Back in the States as I got older, people asked, since I had grown up in Germany, did we always have a “Christmas pickle” on the Christmas tree? I was stumped. I had never heard of it. Never seen one. Over time, I learned it was an old German tradition, where the family hid a pickle-shaped ornament on the tree, and the child that first spotted the pickle (green ornament in a green tree…) got an extra little present. Thought it seemed kind of…strange and creepy—I mean, who put a realistic food ornament on their Christmas tree that wasn’t a candy cane? Okay, maybe it could be kind of cute, but I had still never heard of it. Over time, I’ve gotten used to the story, and pretty much added “and no, we never did the Christmas pickle thing” to any story about growing up in Germany—including the previous blog post, which originally had a sentence on that.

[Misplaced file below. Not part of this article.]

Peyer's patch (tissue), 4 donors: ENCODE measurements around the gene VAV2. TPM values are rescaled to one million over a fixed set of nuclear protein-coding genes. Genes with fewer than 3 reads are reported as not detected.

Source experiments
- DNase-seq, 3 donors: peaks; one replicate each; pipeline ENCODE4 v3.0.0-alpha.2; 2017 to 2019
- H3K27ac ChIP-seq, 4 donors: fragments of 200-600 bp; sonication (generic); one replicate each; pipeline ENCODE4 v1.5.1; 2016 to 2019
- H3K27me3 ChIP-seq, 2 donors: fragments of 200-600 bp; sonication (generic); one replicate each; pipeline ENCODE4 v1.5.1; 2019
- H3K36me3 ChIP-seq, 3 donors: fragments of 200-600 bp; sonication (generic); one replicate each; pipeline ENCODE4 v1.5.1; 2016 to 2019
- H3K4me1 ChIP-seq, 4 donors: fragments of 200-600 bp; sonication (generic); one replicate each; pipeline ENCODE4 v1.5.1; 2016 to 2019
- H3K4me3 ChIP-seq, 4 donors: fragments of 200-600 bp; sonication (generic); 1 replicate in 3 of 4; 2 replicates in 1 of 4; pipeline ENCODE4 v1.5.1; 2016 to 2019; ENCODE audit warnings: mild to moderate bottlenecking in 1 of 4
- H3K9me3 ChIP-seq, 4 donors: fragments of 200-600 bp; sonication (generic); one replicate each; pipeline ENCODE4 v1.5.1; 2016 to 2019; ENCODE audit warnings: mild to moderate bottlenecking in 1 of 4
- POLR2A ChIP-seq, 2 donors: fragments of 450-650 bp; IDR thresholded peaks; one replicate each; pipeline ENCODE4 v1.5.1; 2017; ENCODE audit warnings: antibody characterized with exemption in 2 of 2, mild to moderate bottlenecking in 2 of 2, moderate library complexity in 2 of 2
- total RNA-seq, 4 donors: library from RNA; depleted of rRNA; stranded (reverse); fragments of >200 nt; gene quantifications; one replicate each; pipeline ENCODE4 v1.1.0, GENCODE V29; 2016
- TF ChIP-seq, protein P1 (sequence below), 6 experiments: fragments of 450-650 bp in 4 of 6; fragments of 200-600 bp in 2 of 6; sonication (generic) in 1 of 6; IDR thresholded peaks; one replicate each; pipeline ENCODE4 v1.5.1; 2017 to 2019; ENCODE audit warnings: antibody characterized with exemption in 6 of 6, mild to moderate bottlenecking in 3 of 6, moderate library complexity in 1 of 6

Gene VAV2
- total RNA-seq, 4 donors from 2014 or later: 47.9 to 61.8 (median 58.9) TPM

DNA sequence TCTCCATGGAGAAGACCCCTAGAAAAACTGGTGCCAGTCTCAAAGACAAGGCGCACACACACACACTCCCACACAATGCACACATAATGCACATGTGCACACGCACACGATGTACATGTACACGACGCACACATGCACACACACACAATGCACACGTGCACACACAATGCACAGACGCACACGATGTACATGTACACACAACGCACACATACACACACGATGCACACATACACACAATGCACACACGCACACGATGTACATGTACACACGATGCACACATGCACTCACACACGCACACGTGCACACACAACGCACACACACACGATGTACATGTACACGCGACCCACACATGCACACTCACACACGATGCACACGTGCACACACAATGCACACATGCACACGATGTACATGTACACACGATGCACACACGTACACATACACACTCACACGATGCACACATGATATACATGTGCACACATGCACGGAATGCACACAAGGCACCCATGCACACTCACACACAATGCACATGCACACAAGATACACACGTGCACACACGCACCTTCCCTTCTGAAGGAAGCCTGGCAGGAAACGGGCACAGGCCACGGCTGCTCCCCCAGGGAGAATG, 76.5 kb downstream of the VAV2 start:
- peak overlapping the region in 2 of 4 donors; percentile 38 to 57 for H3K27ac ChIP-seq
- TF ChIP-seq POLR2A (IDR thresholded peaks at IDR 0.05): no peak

I realized I should probably include a vignette or link about the German Pickle Ornament, and went to find some reputable site explain the historic origins.
Guess what? It’s a MYTH. It’s not an “ancient custom.” It’s NOT EVEN GERMAN. Which would go far in explaining why we never learned it there. I checked it out online, and generally it dates to the U.S., mid-to-late 1800s. They think it’s an American Civil War era tale or possibly just an 1890s marketing scam used to sell Americans some weird German veggie-shaped glass ornaments that had been shipped to America for the first time. They say it’s BECOME an American tradition, but was probably never European in the first place.